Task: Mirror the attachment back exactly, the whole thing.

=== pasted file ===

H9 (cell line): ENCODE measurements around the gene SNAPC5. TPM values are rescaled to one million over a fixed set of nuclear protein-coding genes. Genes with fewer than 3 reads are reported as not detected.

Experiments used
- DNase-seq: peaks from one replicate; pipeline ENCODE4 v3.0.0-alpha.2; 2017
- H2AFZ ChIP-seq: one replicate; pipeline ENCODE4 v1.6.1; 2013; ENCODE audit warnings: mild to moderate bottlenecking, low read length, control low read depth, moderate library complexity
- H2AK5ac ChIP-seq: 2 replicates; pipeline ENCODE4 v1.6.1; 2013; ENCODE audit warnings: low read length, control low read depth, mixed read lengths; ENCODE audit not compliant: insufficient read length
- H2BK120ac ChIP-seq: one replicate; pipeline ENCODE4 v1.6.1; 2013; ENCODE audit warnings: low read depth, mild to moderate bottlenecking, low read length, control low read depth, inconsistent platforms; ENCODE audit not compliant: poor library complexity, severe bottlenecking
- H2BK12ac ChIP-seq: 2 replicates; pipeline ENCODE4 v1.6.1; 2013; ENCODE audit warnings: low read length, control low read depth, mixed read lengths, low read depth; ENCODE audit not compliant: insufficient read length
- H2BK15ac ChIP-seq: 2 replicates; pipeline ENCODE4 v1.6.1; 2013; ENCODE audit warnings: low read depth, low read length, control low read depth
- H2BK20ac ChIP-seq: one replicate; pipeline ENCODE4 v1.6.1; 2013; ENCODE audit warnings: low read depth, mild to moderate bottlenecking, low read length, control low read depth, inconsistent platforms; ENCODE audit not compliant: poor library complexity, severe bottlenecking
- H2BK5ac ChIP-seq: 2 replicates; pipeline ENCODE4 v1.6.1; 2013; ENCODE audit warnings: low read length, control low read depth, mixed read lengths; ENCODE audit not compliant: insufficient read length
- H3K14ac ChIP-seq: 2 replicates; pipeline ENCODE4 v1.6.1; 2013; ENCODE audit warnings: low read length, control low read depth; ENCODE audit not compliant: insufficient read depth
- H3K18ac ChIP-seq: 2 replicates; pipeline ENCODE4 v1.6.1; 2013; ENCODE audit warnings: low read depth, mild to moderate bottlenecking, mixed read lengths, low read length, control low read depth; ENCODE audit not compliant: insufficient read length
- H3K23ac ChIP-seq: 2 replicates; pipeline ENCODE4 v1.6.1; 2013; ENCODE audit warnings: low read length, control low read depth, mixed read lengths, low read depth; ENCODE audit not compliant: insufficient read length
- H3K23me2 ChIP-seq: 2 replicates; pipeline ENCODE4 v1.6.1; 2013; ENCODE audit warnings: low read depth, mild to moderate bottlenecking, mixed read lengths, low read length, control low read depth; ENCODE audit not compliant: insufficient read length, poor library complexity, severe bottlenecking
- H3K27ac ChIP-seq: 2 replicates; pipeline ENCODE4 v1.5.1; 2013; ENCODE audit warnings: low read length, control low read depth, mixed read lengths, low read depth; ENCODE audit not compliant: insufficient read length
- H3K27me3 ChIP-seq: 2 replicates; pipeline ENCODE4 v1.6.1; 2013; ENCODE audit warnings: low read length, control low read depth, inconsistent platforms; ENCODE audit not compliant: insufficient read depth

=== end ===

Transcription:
H9 (cell line): ENCODE measurements around the gene SNAPC5. TPM values are rescaled to one million over a fixed set of nuclear protein-coding genes. Genes with fewer than 3 reads are reported as not detected.

Experiments used
- DNase-seq: peaks from one replicate; pipeline ENCODE4 v3.0.0-alpha.2; 2017
- H2AFZ ChIP-seq: one replicate; pipeline ENCODE4 v1.6.1; 2013; ENCODE audit warnings: mild to moderate bottlenecking, low read length, control low read depth, moderate library complexity
- H2AK5ac ChIP-seq: 2 replicates; pipeline ENCODE4 v1.6.1; 2013; ENCODE audit warnings: low read length, control low read depth, mixed read lengths; ENCODE audit not compliant: insufficient read length
- H2BK120ac ChIP-seq: one replicate; pipeline ENCODE4 v1.6.1; 2013; ENCODE audit warnings: low read depth, mild to moderate bottlenecking, low read length, control low read depth, inconsistent platforms; ENCODE audit not compliant: poor library complexity, severe bottlenecking
- H2BK12ac ChIP-seq: 2 replicates; pipeline ENCODE4 v1.6.1; 2013; ENCODE audit warnings: low read length, control low read depth, mixed read lengths, low read depth; ENCODE audit not compliant: insufficient read length
- H2BK15ac ChIP-seq: 2 replicates; pipeline ENCODE4 v1.6.1; 2013; ENCODE audit warnings: low read depth, low read length, control low read depth
- H2BK20ac ChIP-seq: one replicate; pipeline ENCODE4 v1.6.1; 2013; ENCODE audit warnings: low read depth, mild to moderate bottlenecking, low read length, control low read depth, inconsistent platforms; ENCODE audit not compliant: poor library complexity, severe bottlenecking
- H2BK5ac ChIP-seq: 2 replicates; pipeline ENCODE4 v1.6.1; 2013; ENCODE audit warnings: low read length, control low read depth, mixed read lengths; ENCODE audit not compliant: insufficient read length
- H3K14ac ChIP-seq: 2 replicates; pipeline ENCODE4 v1.6.1; 2013; ENCODE audit warnings: low read length, control low read depth; ENCODE audit not compliant: insufficient read depth
- H3K18ac ChIP-seq: 2 replicates; pipeline ENCODE4 v1.6.1; 2013; ENCODE audit warnings: low read depth, mild to moderate bottlenecking, mixed read lengths, low read length, control low read depth; ENCODE audit not compliant: insufficient read length
- H3K23ac ChIP-seq: 2 replicates; pipeline ENCODE4 v1.6.1; 2013; ENCODE audit warnings: low read length, control low read depth, mixed read lengths, low read depth; ENCODE audit not compliant: insufficient read length
- H3K23me2 ChIP-seq: 2 replicates; pipeline ENCODE4 v1.6.1; 2013; ENCODE audit warnings: low read depth, mild to moderate bottlenecking, mixed read lengths, low read length, control low read depth; ENCODE audit not compliant: insufficient read length, poor library complexity, severe bottlenecking
- H3K27ac ChIP-seq: 2 replicates; pipeline ENCODE4 v1.5.1; 2013; ENCODE audit warnings: low read length, control low read depth, mixed read lengths, low read depth; ENCODE audit not compliant: insufficient read length
- H3K27me3 ChIP-seq: 2 replicates; pipeline ENCODE4 v1.6.1; 2013; ENCODE audit warnings: low read length, control low read depth, inconsistent platforms; ENCODE audit not compliant: insufficient read depth